More about public comment at the CFSAC

Patients and advocates have the opportunity to speak at the CFSAC during public comment time IF they register in time.
(Time slots fill up FAST when they become available – they are usually filled the same day registration opens. Don’t despair though, usually a number of people who are wait-listed for public comment, get time slots at the last minute.)

About the Chronic Fatigue Syndrome Advisory Committee (CFSAC)

“The Chronic Fatigue Syndrome Advisory Committee (CFSAC) provides advice and recommendations to the Secretary of Health and Human Services … on issues related to chronic fatigue syndrome (CFS). These include:

  • factors affecting access and care for persons with CFS;
  • the science and definition of CFS; and
  • broader public health, clinical, research and educational issues related to CFS.”

http://www.hhs.gov/advcomcfs/index.html

The committee is made up of clinicians and researchers who treat people with ME/CFS and study ME/CFS (and overlapping illnesses), at least one attorney (who deals with disability cases), a patient advocate (the current advocate is a person with ME/CFS). These people serve on the committee in addition to their full-time positions. This is not a paid position (they do receive a per diem).

The committee members have been selected by the Department of Health and Human Services (DHHS) as the DHHS designated experts on ME/CFS. (DHHS oversees the CDC, NIH, FDA, etc. http://www.hhs.gov/open/contacts/index.html#sd)

The committee is also comprised of a number of ex-officio members from the NIH,CDC, FDA and other government agencies. Initially many of the ex-officios have little or no direct experience with ME/CFS.

Meeting announcements are posted in the Federal Register. (Sample: http://edocket.access.gpo.gov/2011/2011-6702.htm.)

Announcements are usually made about 4 weeks before the meeting and that is when we find out the dates of the meeting. The meetings (held twice a year – usually spring and fall) are usually two days long.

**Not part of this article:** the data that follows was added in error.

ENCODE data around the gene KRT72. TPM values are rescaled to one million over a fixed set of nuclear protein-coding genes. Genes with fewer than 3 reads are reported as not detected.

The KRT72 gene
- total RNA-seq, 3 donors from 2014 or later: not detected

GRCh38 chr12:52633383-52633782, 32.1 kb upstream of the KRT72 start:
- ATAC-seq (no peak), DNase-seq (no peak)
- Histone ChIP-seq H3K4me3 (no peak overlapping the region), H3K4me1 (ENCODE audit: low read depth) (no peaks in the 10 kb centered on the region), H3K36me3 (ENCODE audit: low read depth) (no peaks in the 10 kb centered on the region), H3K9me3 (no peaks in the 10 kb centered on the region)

This is VERY important –

As soon as the notice is posted in the Federal Register, each person who wants to provide public comment has to IMMEDIATELY send an email (cfsac@hhs.gov) requesting a time slot (for live or remote comment).

There are usually about 35 five-minute time slots.

You will probably receive an automated reply saying that your email was received. (Suggestion – save copies of your emails.) You will not hear back immediately (or even for a few weeks) about whether or not you got a time slot. (Let us know as you soon you do receive a time slot.)

Being at these meetings enables patients to meet and interact with other patients, parents, advocates, researchers, clinicians, etc. The meetings are also an opportunity to make friends.

Public comment:

Anyone can request public comment time. Family members, friends, etc can request time. From time to time only one person from a family gets a time slot because there are so many requests and so few slots.

Public comment can be done in a variety of ways. (Among them – in person, via DVD, via phone, in writing…)

In person – is usually done sitting at the table (with a microphone), reading your presentation (unless you have it memorized).